Fulufjället is an amazing place and the walk around the Njupeskär waterfall, the highest in Sweden, is really spectacular. The only trouble was, that we were there off-season. Well, that sounds nice, not too many people, peace and quiet. Yes, but off-season is that for a reason; there was a lot of snow still, melting, so skis or snow-shoes would not work. The paths were hard to find and follow because many of the signs on rocks were covered in snow, or if not, the paths had turned into mountain brooks. This meant that our day had a funny structure. First stress, struggle and hardship to get up to the mountain and find the tree. Then a day of sunshine hanging around recording repeated images with the tree, resting on the spots without snow, covered with lichen, almost blinded and burned by the strong light. And then stress, struggle and hardship to get down again, because we chose the other route around the waterfall. By the time we walked down the hill on the road with midnight approaching. we were so exhausted we could hardly speak. But, it was a great day! The video material recorded is very simple, static, ascetic, a total contrast to the drama before and after its creation. But that is often the case, at least for me. Finding the place is the problem or the hard part. The rest is easy.
Luckily there is quite a lot of video material, and not only experiences, even if they are important, too. I proposed a two-stage process for the editing. First both of us make one channel of a two-channel video out of the material each of us has recorded. Then we invite the other to create the second channel as a response to that work out of her own material. That way we would get two different two-channel videos instead of one collaborative compromise. It remains to be seen if that works and what else can be done. In any case I am grateful for having done this, and happy to have begun my new project almost by accident. To sum up, here is the same story in a few images:
Participating in the performance philosophy biennial Intervention – Intoxication in Amsterdam inspires me to write a brief note about my presentation, titled Hanging in a pine tree or appearing with plants. Most of my blog posts these days are written on my Stockholm blog, and in Swedish, related to the project ”Performing with Plants” at Stockholm University of the Arts. And actually my presentation, performance lecture or video essay in Amsterdam today was directly linked to that project as well. But perhaps because I have not participated in any performance philosophy events since the one in Helsinki related to citizenship many years ago, this occasion seems somehow relevant, inspiring and challenging at the same time. And probably partly because I had and article published in the latest issue of Performance Philosophy Journal, Resting with Pines in Nida – attempts at performing with plants, which I am quite proud of, after all. Other reasons for being excited enough to write this, are the inspiring presentations I have witnessed today, and some of them directly linked to my interests, such as Ingrid Vranken’s performance lecture Rooted Hauntology Coworking lab – being with plants/ infiltration and especially Laura Cull’s paper in the panel Thinking with Non-Human Animals & Autistic People: Intervening in Anthropocentrism and Neuronormativity.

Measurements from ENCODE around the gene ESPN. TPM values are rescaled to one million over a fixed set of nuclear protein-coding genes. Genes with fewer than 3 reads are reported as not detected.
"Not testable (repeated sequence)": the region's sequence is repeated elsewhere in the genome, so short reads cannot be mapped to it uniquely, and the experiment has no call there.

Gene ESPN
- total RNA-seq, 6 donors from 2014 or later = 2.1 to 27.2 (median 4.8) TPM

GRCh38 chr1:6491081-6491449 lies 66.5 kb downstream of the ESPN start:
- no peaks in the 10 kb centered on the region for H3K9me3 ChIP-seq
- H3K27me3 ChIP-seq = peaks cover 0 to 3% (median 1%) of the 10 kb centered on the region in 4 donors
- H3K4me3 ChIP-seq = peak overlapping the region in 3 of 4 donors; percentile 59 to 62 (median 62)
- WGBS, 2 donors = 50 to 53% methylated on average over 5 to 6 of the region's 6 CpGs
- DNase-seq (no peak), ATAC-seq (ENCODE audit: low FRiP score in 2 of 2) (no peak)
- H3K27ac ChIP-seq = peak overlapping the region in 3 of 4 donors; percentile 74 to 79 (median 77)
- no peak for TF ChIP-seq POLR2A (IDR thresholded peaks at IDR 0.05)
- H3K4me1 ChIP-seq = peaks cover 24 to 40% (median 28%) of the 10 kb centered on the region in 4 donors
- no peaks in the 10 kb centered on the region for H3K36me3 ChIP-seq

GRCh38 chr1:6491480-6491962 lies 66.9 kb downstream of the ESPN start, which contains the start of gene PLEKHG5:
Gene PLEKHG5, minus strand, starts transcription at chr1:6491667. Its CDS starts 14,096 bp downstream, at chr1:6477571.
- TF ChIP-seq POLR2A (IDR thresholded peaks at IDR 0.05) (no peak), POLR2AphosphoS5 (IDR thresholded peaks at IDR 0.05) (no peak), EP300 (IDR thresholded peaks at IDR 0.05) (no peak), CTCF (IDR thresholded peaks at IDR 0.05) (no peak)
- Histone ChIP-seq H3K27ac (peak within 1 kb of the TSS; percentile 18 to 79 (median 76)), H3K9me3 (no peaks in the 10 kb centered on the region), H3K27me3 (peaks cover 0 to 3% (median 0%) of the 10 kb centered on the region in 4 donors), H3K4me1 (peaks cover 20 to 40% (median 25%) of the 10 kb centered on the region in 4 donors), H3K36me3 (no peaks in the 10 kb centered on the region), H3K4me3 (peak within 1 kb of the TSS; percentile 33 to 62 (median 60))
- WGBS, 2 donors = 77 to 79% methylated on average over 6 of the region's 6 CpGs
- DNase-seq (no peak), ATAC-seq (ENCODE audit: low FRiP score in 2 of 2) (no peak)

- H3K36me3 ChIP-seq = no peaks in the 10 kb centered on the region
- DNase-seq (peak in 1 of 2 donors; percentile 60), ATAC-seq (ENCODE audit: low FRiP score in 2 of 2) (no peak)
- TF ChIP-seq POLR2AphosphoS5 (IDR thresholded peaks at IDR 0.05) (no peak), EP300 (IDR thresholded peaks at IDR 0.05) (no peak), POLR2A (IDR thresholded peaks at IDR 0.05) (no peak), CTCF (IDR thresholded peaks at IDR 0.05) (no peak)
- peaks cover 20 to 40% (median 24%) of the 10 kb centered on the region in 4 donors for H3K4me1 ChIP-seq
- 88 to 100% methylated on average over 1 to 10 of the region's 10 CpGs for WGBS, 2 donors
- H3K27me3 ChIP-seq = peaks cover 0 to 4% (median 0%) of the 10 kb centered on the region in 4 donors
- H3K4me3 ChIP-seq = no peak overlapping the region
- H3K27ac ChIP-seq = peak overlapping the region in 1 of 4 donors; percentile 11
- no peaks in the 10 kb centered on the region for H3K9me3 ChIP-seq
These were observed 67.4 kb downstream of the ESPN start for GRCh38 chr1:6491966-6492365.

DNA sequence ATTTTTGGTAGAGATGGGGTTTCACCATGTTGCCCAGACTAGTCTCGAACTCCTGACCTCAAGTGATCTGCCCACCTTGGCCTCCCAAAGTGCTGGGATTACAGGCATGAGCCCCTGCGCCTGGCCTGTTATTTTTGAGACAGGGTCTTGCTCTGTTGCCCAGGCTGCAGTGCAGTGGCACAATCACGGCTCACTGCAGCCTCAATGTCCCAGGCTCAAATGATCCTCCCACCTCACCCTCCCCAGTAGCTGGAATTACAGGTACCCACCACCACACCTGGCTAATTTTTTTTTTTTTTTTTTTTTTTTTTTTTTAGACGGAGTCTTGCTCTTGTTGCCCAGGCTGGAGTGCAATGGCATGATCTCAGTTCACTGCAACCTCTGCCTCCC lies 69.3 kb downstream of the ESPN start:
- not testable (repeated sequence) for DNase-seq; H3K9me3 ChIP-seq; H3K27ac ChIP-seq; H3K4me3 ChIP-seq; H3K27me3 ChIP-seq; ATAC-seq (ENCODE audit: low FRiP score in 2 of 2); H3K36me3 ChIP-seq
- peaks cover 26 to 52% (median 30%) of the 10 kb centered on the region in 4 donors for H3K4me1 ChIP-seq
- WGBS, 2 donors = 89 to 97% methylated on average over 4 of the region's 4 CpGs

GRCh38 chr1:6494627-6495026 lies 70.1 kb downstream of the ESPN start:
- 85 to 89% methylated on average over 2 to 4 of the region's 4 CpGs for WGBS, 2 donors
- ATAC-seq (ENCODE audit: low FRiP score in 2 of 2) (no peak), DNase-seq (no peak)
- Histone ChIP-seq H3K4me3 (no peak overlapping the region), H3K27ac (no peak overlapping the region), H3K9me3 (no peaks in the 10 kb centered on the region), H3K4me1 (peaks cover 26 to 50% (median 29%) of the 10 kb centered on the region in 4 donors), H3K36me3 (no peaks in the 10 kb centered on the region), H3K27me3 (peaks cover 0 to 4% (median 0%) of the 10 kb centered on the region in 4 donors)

Originally I proposed a performance lecture, and really tried to device one, based on the video Hanging in a Pine, the longer version (19 min 31 sec), which has the perfect duration to fit the 20 minute slot. But I ended up recording all the spoken parts as a voice over, and leaving the mini-projector, which I planned to use to show a distorted image of the swinging version with, as well as the main performative prop, the rather large pine branch, at home. That was probably the right decision; trying to create a performance would have been clumsy and difficult, because of my lack of experience and the setting too – not even the lights could be shifted between the three parts of the session to make the video more visible, so what with an extra cable for electricity for the projector, huh? Thus, showing a mere video essay was OK. But of course that excludes all possibility of including comments to previous contributions or other adjustments to the context. The two other presentations in the same panel were interesting in their own way, particularly the last one, discussing the use of Latour’s idea of the parliament of things as inspiration for a local theatre project involving the North Sea, although the idea of theatricality and representation where not my main concerns. I would have been more interested in discussing the possibility of and difference between performing and appearing. – The video essay form is somehow fascinating and challenging, something to explore further. I still think that the artwork, the videos, like the actual performances that produce the material for them, must be nonverbal, but the possibilities of the video essay, such as including a text that is not only academic, but contains poetic and imaginative parts, are worth exploring further in the future.